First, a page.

Similarly, in another examination she stated that she “wants a job, ” which likewise is inconsistent with allegations of being unable to work due to her impairments (Exhibit 22F, p. 3). In July of 2012, treatment records once again indicate that the claimant is stable and responding well to treatment (Exhibit 20F, p. 2)). The treatment records, by and large, indicate that the claimant’s anxiety and depression are stable and consistently improving, particularly with her therapy and medications. For these reasons, the treatment records suggest that the claimant is not as limited as she alleges.

(Dk. 8-3, p. 17). An ALJ may factor into his credibility analysis a claimant’s inconsistent “report[s of] what [she] was able and unable to do.” Lax, 489 F.3d at 1089.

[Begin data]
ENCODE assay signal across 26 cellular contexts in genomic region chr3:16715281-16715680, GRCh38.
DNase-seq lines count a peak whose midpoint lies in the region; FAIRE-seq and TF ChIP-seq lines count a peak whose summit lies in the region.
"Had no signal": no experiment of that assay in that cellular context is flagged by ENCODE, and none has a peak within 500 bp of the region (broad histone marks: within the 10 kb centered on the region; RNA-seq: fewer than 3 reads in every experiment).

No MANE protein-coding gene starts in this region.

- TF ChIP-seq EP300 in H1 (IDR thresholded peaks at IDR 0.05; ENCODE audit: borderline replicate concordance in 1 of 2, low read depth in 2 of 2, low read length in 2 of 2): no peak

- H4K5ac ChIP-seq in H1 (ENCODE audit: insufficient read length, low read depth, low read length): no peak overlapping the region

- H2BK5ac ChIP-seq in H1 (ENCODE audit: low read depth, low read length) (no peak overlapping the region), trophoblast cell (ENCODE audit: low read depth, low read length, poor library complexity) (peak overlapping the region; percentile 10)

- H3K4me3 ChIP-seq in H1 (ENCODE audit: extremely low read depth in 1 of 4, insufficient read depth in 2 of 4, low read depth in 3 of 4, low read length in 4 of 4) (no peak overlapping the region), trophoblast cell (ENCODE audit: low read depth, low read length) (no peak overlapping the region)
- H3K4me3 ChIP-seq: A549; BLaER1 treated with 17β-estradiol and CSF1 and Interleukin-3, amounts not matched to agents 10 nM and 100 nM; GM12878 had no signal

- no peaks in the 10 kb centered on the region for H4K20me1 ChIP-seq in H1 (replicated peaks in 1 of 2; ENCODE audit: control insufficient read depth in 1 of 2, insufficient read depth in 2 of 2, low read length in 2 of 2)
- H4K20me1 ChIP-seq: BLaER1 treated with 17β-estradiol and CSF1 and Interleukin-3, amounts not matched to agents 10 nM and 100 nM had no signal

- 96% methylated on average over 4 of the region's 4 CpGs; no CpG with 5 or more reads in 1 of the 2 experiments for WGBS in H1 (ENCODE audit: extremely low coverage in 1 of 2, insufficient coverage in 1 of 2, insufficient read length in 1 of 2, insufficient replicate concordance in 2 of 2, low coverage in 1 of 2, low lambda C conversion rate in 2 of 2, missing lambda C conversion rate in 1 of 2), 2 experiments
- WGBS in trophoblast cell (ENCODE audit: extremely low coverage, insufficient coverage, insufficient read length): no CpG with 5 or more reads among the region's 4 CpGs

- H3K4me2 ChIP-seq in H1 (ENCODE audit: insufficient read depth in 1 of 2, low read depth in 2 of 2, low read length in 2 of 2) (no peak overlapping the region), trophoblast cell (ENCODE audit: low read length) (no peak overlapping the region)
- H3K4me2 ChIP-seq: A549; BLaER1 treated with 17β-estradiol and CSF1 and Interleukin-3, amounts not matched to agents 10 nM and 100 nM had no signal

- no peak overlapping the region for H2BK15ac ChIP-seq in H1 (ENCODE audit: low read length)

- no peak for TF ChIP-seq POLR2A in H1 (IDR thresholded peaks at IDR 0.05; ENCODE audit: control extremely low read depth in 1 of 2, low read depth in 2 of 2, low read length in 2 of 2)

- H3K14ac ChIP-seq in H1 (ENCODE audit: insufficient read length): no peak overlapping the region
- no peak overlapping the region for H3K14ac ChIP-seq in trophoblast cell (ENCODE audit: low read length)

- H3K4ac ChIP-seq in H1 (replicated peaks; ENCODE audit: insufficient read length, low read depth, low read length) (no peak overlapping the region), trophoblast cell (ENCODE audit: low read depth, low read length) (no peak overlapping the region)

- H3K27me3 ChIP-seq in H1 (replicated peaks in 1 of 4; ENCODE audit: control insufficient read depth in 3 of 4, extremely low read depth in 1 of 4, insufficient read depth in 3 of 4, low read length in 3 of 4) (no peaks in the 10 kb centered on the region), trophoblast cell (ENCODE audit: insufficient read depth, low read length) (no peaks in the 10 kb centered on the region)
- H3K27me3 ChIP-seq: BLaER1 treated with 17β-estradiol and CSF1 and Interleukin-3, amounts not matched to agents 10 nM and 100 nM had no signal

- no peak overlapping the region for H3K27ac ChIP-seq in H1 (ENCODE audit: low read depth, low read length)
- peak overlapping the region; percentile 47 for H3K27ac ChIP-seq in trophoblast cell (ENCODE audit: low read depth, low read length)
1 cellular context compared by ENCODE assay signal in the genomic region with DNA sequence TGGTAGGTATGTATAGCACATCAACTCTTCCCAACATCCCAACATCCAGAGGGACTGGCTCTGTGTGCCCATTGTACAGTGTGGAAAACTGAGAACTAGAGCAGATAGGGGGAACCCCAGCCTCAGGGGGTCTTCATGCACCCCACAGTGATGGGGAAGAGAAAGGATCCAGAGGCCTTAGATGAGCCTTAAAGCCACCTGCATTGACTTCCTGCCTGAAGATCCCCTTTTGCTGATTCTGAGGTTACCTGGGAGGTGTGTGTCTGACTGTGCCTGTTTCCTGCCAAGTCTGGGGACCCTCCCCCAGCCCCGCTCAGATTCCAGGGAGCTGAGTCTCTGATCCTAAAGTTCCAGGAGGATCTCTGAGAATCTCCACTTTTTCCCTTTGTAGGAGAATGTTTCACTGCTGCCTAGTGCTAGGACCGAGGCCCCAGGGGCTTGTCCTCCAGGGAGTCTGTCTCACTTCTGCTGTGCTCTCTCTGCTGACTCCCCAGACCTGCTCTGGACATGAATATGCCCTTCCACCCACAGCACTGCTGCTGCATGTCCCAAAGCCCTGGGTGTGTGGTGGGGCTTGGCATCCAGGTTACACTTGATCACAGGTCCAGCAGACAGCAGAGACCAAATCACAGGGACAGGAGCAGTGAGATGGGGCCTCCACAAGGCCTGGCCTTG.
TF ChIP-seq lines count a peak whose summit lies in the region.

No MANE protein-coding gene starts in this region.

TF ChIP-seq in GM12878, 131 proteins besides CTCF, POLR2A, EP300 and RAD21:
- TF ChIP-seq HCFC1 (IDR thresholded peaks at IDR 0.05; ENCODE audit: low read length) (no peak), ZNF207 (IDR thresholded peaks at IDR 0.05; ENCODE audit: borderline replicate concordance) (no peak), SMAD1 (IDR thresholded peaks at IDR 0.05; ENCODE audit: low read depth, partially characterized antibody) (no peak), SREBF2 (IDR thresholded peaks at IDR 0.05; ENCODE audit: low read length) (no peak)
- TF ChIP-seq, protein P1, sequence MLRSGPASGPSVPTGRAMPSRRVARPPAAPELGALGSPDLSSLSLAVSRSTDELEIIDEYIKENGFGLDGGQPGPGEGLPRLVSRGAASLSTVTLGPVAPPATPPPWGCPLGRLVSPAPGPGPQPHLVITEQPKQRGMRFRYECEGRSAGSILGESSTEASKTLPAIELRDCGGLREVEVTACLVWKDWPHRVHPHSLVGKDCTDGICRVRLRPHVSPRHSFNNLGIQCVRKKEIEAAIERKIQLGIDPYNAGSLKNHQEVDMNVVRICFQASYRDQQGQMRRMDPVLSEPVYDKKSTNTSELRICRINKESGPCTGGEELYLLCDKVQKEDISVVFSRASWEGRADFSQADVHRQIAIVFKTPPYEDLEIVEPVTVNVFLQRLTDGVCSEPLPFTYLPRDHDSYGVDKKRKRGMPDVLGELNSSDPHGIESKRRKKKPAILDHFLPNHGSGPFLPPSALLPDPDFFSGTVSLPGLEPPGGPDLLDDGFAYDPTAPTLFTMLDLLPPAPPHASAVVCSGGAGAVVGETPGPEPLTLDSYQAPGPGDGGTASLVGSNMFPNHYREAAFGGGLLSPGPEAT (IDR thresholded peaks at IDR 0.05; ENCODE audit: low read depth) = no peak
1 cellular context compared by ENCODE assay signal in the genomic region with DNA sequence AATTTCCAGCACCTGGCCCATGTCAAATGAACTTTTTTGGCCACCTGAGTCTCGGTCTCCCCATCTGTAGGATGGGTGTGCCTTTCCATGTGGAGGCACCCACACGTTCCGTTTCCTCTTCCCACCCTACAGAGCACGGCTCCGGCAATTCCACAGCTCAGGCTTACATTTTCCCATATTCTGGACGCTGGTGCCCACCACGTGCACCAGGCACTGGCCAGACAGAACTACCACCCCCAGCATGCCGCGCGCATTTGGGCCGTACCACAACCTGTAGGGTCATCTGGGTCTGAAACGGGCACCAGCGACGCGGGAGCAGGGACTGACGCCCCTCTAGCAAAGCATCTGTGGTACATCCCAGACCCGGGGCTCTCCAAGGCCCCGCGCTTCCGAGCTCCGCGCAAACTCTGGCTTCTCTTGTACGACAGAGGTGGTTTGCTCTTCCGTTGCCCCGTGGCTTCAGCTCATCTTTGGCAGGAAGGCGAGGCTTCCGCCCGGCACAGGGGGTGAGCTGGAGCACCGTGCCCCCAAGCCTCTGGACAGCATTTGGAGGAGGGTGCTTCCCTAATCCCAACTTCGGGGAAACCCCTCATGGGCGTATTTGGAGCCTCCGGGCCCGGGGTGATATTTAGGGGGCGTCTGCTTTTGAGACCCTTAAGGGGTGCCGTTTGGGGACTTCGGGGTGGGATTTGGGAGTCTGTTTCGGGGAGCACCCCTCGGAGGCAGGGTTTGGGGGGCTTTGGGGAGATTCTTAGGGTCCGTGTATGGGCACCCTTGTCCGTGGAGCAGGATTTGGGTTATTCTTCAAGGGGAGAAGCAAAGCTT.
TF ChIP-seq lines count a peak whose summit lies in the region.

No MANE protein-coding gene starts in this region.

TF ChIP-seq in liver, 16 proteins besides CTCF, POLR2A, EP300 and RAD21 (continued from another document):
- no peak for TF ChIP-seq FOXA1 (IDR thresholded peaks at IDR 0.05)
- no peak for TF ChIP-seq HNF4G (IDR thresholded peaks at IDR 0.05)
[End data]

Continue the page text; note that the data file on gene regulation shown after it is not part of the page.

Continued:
The ALJ next found that Compton’s reported activities were “inconsistent with her allegations” of disabling limitations. She testified that she had not left her home to shop for over five years, yet she told her treating physician of an incident that involved her shopping at Wal-mart. She testified that she had not been to church since December of 2011, yet she told her physician in February of 2012 that she was going to church. Despite testifying to difficulty with driving, she drove herself to the hearing and to various medical appointments. “All of these inconsistencies between the claimant’s statements and her reported activities cast doubt on the veracity of her claims, which has a negative effect on the credibility of all of her allegations.” (Dk. 8-3, p. 17). The ALJ has appropriately determined that Compton’s credibility is undercut by the inconsistencies between her actual activities and her general claim of being unable to do them. See Newbold v. Colvin, 718 F.3d at 1267 (claimant's allegations of debilitating fatigue and widespread pain inconsistent with daily activities).